This past weekend, on what would have been Michael Jackson's 57th birthday, the effects of his style and innovation were still being felt on the up-to-the-minute digital music charts. It wasn't his tunes that claimed the top spots, but rather new material from two young singers who, in their own ways, are trying to build on Jackson's pop blueprint.
The biggest splash, thanks in part to a weeks-long viral marketing campaign, came from the once troubled but now mellowed 21-year-old Canadian Justin Bieber. On Friday, he debuted "What Do You Mean?" the first single from his upcoming fourth album. In an approach similar to "Where Are U Now," another recent hit featuring Bieber, "What Do You Mean?" layers his airily soulful, slightly melancholic vocals over a plucky beat and bare-bones instrumentation.
The song has the aural effect of a clock ticking toward a relationship's inevitable turning point. With One Direction imploding and Justin Timberlake taking time off to raise a new kid, this song and the album to come could return Bieber to the top of the always shifting male-pop heap, and he's finally got some grown-up tunes to sustain him when he gets there.
Yet 2015's throne isn't a guarantee for Bieber. He'll have to battle another young Canadian who's dominated conversations on Twitter and in real life in the last few days. The 25-year-old forward-thinking R&B crooner the Weeknd (real name Abel Tesfaye) released his anticipated third full-length LP, Beauty Behind the Madness, on Friday. The slow-jam depictions of substance abuse, promiscuity and co-dependence that brought Tesfaye to prominence are still a fixation for him on the new record, from the deceptive melodic tragedy driving current hit "Can't Feel My Face" to the vice-riddled emptiness of "Often" and "The Hills."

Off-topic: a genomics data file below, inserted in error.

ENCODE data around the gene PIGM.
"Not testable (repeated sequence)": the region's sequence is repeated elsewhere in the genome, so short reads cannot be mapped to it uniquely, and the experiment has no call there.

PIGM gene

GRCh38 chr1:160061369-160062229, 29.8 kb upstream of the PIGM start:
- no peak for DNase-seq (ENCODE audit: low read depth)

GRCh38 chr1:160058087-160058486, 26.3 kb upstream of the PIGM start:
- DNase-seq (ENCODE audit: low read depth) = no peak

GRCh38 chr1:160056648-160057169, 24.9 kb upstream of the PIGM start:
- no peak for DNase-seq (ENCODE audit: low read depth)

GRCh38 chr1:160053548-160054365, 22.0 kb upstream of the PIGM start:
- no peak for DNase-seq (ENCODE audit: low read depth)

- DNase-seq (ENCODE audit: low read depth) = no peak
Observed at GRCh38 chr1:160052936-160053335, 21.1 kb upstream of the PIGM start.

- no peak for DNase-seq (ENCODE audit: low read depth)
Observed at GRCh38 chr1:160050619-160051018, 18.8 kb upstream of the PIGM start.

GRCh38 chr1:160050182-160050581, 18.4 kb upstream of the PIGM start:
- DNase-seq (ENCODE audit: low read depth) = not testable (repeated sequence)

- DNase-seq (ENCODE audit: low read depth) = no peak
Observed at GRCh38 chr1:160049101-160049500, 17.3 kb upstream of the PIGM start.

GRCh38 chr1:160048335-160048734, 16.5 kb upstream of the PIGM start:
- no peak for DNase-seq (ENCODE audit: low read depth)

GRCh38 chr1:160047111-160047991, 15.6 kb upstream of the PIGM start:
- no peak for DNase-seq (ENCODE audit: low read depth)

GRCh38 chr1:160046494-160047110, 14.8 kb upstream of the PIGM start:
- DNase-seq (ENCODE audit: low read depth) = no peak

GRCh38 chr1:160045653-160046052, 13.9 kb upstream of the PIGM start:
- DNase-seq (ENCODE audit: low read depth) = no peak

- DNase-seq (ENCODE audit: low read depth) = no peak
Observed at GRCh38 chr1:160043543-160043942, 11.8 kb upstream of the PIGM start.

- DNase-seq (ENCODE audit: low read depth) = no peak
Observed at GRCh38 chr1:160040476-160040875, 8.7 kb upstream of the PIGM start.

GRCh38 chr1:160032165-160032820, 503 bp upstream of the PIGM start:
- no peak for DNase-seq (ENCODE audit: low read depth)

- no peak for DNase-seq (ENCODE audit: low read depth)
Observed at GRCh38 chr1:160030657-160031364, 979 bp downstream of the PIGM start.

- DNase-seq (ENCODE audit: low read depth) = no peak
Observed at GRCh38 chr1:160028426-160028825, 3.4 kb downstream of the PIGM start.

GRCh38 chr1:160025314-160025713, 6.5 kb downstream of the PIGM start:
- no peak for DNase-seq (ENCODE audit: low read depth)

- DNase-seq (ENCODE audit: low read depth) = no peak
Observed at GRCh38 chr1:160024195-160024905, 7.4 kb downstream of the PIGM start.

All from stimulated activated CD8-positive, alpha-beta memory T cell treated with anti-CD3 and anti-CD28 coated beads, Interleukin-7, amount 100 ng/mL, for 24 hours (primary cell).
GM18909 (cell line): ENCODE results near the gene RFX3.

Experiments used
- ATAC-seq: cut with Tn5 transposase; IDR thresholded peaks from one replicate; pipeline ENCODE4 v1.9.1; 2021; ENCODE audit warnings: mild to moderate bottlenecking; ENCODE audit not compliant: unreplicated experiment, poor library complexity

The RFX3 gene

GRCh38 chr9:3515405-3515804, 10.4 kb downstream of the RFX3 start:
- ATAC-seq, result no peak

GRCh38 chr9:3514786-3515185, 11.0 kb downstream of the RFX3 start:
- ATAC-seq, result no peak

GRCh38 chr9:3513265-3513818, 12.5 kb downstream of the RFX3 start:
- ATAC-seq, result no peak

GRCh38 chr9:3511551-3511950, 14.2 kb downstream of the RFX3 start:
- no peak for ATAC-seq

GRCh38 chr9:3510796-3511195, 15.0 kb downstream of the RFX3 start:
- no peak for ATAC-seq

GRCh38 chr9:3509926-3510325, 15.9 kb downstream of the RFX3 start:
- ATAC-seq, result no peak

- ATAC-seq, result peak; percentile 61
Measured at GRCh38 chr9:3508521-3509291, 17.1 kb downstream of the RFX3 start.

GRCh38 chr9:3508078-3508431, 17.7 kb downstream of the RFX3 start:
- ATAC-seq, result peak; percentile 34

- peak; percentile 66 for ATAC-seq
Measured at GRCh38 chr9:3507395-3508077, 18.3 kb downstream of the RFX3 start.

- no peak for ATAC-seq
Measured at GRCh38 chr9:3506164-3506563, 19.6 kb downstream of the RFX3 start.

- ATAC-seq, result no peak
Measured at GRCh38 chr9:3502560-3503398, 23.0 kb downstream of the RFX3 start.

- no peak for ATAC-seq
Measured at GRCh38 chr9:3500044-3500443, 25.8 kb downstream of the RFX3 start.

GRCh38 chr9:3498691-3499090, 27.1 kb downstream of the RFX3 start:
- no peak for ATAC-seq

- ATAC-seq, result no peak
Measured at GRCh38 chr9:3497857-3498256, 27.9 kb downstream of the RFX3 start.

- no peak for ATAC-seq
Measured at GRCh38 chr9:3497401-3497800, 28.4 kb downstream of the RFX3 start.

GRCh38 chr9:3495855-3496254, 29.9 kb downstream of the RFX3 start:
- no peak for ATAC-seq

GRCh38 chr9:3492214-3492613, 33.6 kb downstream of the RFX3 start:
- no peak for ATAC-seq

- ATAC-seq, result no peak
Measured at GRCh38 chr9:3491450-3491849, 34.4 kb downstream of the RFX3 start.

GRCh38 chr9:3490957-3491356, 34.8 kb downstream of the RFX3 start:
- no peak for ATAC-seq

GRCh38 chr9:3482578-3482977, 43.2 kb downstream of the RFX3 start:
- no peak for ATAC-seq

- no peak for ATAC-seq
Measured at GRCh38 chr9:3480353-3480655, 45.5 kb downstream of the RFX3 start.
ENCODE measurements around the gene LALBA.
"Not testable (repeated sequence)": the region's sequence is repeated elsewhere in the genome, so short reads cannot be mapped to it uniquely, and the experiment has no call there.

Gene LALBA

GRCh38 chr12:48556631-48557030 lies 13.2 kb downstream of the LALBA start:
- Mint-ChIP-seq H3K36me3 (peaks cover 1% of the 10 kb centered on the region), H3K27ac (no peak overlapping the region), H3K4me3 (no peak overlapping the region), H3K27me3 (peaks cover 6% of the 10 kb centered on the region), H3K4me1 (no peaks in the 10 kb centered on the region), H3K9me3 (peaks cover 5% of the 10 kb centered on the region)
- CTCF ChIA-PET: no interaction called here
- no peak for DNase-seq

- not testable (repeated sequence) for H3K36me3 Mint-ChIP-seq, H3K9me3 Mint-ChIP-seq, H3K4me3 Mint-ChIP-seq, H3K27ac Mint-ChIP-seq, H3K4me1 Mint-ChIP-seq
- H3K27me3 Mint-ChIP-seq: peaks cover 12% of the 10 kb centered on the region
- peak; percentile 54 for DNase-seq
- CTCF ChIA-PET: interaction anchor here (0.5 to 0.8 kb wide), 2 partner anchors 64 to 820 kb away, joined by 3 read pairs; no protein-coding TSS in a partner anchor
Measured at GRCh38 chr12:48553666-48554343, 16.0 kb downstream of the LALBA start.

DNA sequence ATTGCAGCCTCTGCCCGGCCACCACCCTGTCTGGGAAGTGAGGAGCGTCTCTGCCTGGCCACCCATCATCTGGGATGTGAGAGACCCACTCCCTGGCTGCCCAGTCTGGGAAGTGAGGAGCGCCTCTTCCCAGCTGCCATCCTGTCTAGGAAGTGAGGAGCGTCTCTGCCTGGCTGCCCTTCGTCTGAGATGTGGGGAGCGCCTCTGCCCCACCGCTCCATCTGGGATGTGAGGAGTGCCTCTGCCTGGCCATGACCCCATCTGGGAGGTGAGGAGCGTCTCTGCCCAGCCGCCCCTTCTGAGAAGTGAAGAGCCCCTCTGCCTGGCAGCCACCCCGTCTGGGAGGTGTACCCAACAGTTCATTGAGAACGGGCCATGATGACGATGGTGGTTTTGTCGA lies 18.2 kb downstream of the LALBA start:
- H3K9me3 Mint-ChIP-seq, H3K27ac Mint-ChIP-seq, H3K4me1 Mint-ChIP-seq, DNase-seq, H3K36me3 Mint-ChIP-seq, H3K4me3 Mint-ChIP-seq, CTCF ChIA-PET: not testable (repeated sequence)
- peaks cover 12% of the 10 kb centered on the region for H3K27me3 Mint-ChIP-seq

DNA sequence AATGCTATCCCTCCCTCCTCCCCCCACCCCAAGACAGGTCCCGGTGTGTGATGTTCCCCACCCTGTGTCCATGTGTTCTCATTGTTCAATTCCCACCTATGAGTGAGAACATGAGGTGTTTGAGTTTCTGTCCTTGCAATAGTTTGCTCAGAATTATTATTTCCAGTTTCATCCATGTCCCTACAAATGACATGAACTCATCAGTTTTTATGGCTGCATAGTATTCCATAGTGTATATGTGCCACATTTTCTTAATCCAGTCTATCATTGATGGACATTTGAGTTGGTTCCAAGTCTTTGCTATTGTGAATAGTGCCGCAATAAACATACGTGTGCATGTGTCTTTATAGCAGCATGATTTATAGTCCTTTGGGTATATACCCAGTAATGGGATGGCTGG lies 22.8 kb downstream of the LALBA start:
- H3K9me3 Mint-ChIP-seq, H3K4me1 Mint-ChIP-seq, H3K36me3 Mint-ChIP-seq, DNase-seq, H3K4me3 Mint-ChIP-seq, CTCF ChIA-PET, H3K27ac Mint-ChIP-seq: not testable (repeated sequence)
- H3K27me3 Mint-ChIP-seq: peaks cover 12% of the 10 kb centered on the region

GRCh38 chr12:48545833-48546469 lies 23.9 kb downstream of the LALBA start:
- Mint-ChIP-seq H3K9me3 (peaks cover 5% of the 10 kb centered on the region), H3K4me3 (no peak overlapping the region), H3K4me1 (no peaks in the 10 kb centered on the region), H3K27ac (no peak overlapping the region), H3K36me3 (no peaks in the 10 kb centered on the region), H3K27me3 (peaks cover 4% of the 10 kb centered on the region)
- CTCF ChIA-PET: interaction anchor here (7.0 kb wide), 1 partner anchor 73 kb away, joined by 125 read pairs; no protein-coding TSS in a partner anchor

As well-produced (by such luminaries as pop magician Max Martin) as the aforementioned tracks are, I'm a lot more interested and impressed by the Weeknd's attempts on this album to reach a broader audience, to write lyrics that could be interpreted more loosely and appreciated by listeners of all ages and sensibilities.
Like Mike did when he teamed with Quincy Jones on Off the Wall and Thriller, Tesfaye applies an ever-nimble tenor to a variety of beats and moods on Beauty Behind the Madness. The new album opens with a boldly delivered orchestral pop anthem called "Real Life," which dares to move beyond of-the-moment thrills into serious introspection. Continuing the biographical theme but throwing a few of the old sex tropes back in for good measure, is a beautifully arranged track produced by Kanye West called "Tell Your Friends."
Tesfaye turns his attentions to a troubled lover for the undeniably '80s jam "In the Night" later in the collection, and he shrewdly invites the beloved modern chanteuse Lana del Rey into his realm on "Prisoner."
With those unexpected stylistic moves on the new record (also including the stunning closing ballad, "Angel"), the Weeknd succeeds in moving closer to arena-headlining solo pop domination.
Not that everything has to be a competition, but I hope for Bieber's and pop listeners' sakes that he's thinking just as big regarding the rest of his upcoming album. Anything that gets us all away from the increasingly empty party songs would be welcomed. These are complicated times.